Science & Tech

Surprise discovery shows major feature on Jupiter that experts had previously missed

Surprise discovery shows major feature on Jupiter that experts had previously missed
NASA discovers massive jet stream on Jupiter
AccuWeather / VideoElephant

Despite being by far the largest planet in the solar system, experts are still making surprise discoveries about Jupiter.

The planet is only beaten in size by the Sun and as technology has evolved, scientists have sent multiple probes to investigate Jupiter.

Despite all the scientific work that has gone into investigating the stripes and swirls that give Jupiters its well-known appearance, experts have only just discovered the existence of a high-speed jetstream above the clouds around the planet’s equator.

The jetstream is a whopping 3,000 miles wide and was discovered thanks to the infrared data gathered by the James Webb Space Telescope (JWST) currently orbiting the Sun.

Its discovery is giving experts an insight into how the planet’s atmosphere works, as well as its ill-understood weather phenomena.

Ricardo Hueso from the University of the Basque Country in Spain is the lead author of the study, published in Nature Astronomy and explained: “This is something that totally surprised us.”

He added: “What we have always seen as blurred hazes in Jupiter’s atmosphere now appear as crisp features that we can track along with the planet’s fast rotation.”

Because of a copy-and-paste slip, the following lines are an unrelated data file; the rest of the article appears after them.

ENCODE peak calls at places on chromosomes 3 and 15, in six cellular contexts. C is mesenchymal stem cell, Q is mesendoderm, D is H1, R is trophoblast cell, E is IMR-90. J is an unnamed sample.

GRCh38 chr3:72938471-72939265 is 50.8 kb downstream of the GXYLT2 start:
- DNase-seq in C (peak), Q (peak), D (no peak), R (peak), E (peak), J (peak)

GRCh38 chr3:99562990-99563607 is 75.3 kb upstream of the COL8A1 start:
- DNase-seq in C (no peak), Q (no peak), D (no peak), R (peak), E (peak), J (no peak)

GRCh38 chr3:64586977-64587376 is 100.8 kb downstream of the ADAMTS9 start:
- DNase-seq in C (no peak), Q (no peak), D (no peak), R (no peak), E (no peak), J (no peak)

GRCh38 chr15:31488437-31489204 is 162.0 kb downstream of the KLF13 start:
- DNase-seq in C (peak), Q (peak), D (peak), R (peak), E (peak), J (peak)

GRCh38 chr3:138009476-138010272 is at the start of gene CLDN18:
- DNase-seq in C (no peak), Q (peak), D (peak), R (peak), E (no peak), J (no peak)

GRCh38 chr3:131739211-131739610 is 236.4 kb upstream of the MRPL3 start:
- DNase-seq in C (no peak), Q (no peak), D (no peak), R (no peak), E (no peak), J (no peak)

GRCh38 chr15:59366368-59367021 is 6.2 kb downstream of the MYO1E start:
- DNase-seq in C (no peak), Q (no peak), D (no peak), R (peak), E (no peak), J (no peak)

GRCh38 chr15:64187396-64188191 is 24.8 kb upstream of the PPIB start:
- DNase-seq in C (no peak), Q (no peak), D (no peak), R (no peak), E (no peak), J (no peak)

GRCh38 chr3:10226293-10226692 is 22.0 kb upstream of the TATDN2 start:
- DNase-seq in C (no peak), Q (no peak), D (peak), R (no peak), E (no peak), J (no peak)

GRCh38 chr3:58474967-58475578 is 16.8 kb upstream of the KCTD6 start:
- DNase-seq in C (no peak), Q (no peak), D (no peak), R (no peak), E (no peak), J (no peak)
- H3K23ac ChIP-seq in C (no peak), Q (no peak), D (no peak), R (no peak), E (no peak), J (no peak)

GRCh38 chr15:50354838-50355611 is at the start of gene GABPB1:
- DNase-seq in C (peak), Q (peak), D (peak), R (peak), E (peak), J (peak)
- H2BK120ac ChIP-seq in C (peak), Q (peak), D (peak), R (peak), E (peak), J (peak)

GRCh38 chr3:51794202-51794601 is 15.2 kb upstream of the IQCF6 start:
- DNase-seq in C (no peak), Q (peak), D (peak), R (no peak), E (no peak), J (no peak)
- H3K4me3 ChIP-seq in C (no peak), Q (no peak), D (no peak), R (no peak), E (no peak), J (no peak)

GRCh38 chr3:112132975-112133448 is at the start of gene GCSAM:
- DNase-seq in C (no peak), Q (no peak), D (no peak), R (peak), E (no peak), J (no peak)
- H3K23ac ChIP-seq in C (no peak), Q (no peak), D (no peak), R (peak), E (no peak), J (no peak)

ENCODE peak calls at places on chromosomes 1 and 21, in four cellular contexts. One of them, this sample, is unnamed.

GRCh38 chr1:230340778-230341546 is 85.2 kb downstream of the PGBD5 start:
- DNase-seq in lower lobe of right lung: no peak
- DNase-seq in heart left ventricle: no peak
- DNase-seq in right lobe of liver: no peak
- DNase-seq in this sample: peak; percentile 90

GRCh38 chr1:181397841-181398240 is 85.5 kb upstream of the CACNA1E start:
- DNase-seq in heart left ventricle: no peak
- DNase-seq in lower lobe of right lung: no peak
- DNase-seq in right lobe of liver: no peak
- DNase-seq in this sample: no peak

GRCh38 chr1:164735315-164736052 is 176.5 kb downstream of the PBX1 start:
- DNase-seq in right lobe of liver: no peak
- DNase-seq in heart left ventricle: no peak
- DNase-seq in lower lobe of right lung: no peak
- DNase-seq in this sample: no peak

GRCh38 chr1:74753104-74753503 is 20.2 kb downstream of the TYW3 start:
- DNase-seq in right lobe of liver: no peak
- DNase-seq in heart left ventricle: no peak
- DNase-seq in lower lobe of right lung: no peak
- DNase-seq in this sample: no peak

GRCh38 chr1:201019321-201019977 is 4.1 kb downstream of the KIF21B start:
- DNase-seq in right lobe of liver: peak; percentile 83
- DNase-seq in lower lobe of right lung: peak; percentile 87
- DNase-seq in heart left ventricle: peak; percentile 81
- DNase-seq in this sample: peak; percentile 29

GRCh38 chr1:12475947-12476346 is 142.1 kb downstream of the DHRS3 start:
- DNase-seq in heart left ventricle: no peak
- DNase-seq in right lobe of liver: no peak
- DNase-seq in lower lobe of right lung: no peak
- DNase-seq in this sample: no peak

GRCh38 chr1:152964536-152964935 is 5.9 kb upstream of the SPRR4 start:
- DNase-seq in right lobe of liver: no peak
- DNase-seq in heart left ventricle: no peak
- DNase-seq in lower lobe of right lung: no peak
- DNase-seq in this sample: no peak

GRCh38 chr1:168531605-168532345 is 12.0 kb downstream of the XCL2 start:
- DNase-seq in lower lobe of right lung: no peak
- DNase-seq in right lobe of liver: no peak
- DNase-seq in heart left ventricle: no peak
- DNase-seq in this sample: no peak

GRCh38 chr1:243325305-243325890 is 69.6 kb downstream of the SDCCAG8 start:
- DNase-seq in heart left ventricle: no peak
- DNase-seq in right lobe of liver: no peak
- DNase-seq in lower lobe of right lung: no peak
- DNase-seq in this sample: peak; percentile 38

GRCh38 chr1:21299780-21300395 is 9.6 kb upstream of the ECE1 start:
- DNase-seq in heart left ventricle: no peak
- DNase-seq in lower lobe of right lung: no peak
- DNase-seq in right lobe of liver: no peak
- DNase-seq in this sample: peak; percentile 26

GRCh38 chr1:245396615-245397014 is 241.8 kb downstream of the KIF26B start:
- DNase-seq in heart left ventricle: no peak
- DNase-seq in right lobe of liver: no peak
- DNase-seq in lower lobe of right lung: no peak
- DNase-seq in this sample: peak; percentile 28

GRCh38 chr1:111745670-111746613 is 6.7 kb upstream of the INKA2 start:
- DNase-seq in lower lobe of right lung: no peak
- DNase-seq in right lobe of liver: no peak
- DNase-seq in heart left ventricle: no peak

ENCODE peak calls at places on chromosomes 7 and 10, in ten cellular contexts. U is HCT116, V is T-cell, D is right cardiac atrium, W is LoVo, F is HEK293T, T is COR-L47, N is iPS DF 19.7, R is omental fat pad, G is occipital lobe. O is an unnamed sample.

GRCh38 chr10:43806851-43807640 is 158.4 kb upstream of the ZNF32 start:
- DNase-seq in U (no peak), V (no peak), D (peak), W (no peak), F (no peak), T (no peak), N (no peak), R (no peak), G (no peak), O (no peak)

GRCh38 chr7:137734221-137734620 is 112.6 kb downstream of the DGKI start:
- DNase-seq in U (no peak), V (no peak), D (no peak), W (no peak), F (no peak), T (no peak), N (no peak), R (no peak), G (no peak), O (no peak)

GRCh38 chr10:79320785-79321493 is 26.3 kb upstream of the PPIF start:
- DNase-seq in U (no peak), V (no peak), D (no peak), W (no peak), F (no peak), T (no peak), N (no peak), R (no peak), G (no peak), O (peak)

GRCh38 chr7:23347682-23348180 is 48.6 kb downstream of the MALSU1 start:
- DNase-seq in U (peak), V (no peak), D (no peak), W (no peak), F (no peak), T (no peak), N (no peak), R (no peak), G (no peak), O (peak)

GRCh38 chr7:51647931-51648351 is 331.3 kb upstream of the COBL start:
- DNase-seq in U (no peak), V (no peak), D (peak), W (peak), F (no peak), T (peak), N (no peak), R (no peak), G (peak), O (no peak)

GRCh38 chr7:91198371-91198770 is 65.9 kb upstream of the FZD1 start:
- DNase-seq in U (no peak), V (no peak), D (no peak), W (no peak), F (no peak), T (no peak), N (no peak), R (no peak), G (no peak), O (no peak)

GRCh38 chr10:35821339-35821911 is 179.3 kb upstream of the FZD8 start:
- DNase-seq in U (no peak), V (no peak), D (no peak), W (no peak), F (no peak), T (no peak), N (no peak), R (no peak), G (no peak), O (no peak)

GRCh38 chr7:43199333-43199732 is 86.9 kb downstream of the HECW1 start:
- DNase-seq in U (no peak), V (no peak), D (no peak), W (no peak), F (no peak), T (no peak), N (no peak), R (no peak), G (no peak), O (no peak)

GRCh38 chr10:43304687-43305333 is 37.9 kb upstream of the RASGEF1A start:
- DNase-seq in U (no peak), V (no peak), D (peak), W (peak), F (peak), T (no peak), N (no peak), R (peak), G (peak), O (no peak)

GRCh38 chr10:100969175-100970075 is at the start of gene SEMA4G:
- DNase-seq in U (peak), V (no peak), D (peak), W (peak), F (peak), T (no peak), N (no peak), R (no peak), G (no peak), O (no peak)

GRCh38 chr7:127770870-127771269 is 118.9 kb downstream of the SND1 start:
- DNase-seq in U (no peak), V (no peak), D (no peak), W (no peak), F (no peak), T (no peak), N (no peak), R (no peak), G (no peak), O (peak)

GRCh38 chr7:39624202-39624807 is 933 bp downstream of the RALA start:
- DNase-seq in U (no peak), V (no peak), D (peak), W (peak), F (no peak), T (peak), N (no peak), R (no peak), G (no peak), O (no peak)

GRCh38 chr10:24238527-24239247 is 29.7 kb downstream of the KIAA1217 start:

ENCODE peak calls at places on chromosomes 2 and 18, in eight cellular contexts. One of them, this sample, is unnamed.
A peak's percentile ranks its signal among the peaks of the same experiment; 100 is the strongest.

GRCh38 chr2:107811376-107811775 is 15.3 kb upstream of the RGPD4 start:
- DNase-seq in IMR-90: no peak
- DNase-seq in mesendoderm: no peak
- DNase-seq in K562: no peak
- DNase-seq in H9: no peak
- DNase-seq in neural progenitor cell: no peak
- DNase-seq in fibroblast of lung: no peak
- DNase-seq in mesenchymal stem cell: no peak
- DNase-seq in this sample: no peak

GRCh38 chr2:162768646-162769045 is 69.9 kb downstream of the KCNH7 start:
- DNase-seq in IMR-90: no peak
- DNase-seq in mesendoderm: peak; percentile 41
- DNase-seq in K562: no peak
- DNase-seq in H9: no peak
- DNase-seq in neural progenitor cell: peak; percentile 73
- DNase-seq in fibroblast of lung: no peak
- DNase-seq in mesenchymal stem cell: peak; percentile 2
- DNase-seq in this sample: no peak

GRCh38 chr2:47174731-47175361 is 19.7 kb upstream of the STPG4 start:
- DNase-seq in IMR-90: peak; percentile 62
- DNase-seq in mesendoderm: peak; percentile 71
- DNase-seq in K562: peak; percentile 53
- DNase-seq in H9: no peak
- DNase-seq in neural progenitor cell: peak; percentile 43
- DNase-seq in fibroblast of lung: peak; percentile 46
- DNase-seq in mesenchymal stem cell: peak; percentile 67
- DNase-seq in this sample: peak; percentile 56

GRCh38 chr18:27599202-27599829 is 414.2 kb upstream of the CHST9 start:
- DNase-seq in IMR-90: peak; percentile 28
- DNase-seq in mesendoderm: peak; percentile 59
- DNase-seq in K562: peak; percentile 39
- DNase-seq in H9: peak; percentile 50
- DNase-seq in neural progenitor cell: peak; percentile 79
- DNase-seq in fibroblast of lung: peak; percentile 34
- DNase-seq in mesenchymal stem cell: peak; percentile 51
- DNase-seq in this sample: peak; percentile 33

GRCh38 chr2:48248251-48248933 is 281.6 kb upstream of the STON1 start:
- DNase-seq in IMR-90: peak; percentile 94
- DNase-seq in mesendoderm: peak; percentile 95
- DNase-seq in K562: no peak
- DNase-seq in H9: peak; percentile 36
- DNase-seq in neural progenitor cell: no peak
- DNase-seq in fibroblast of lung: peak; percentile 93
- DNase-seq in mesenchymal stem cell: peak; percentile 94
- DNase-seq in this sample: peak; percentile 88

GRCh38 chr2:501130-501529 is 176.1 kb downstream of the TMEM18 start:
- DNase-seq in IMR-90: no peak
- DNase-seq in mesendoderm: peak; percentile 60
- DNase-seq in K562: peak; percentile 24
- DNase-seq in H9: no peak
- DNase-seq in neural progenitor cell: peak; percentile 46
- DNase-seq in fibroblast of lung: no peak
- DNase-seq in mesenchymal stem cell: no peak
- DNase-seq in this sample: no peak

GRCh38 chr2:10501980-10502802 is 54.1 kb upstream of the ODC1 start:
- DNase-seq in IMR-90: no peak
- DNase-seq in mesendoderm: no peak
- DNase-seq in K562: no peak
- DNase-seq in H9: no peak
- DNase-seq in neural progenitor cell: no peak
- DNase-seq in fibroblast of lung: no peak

Scientists have long been aware of light and dark clouds that are known as zones and belts that travel around the planet in different directions and at differing altitudes, but how this occurs has left them baffled.

Analysis of the data collected by the JWST revealed the jetstream that was previously only just visible but very hazy. Data confirmed that it sits around 25 miles above the clouds and travels around Jupiter’s equator at around 515 kilometres per hour (320 mph).

The researchers compared their data with that collected from the Hubble’s observations of the lower cloud levels and concluded that the jetstream may form part of a weather pattern.

Planetary scientist Leigh Fletcher from the University of Leicester, explained: “Jupiter has a complicated but repeatable pattern of winds and temperatures in its equatorial stratosphere, high above the winds in the clouds and hazes measured at these wavelengths.”

He added: “If the strength of this new jet is connected to this oscillating stratospheric pattern, we might expect the jet to vary considerably over the next two to four years – it'll be really exciting to test this theory in the years to come.”

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